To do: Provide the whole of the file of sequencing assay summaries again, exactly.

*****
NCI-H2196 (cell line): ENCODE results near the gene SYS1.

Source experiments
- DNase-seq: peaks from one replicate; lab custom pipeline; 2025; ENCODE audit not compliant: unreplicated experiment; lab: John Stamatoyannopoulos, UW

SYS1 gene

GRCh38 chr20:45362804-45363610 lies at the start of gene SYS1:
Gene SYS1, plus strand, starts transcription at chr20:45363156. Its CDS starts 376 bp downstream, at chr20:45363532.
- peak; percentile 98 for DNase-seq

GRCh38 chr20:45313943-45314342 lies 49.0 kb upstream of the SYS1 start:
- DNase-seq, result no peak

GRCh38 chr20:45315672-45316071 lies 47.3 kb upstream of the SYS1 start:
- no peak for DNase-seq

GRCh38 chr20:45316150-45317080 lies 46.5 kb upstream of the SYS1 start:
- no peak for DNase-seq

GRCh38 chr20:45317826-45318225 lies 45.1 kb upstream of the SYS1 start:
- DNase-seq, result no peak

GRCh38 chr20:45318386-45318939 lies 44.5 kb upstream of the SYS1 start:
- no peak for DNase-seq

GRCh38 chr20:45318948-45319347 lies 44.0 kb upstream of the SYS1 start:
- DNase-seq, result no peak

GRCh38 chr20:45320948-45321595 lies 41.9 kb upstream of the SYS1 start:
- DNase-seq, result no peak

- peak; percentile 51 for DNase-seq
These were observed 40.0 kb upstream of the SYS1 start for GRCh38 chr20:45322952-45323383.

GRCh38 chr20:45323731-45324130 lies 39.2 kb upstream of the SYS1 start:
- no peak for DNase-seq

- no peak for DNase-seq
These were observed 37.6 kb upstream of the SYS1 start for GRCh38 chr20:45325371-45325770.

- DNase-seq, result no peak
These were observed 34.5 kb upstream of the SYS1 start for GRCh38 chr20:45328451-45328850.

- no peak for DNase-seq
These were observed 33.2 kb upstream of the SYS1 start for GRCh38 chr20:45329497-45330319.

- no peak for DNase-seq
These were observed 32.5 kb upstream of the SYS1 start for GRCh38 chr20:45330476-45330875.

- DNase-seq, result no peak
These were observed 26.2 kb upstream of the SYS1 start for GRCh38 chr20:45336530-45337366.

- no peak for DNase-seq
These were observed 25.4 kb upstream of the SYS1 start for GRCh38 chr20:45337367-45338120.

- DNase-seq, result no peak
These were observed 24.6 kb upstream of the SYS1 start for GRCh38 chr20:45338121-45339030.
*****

NCI-H2196 (cell line): ENCODE results near the gene SYS1.

Source experiments
- DNase-seq: peaks from one replicate; lab custom pipeline; 2025; ENCODE audit not compliant: unreplicated experiment; lab: John Stamatoyannopoulos, UW

SYS1 gene

GRCh38 chr20:45362804-45363610 lies at the start of gene SYS1:
Gene SYS1, plus strand, starts transcription at chr20:45363156. Its CDS starts 376 bp downstream, at chr20:45363532.
- peak; percentile 98 for DNase-seq

GRCh38 chr20:45313943-45314342 lies 49.0 kb upstream of the SYS1 start:
- DNase-seq, result no peak

GRCh38 chr20:45315672-45316071 lies 47.3 kb upstream of the SYS1 start:
- no peak for DNase-seq

GRCh38 chr20:45316150-45317080 lies 46.5 kb upstream of the SYS1 start:
- no peak for DNase-seq

GRCh38 chr20:45317826-45318225 lies 45.1 kb upstream of the SYS1 start:
- DNase-seq, result no peak

GRCh38 chr20:45318386-45318939 lies 44.5 kb upstream of the SYS1 start:
- no peak for DNase-seq

GRCh38 chr20:45318948-45319347 lies 44.0 kb upstream of the SYS1 start:
- DNase-seq, result no peak

GRCh38 chr20:45320948-45321595 lies 41.9 kb upstream of the SYS1 start:
- DNase-seq, result no peak

- peak; percentile 51 for DNase-seq
These were observed 40.0 kb upstream of the SYS1 start for GRCh38 chr20:45322952-45323383.

GRCh38 chr20:45323731-45324130 lies 39.2 kb upstream of the SYS1 start:
- no peak for DNase-seq

- no peak for DNase-seq
These were observed 37.6 kb upstream of the SYS1 start for GRCh38 chr20:45325371-45325770.

- DNase-seq, result no peak
These were observed 34.5 kb upstream of the SYS1 start for GRCh38 chr20:45328451-45328850.

- no peak for DNase-seq
These were observed 33.2 kb upstream of the SYS1 start for GRCh38 chr20:45329497-45330319.

- no peak for DNase-seq
These were observed 32.5 kb upstream of the SYS1 start for GRCh38 chr20:45330476-45330875.

- DNase-seq, result no peak
These were observed 26.2 kb upstream of the SYS1 start for GRCh38 chr20:45336530-45337366.

- no peak for DNase-seq
These were observed 25.4 kb upstream of the SYS1 start for GRCh38 chr20:45337367-45338120.

- DNase-seq, result no peak
These were observed 24.6 kb upstream of the SYS1 start for GRCh38 chr20:45338121-45339030.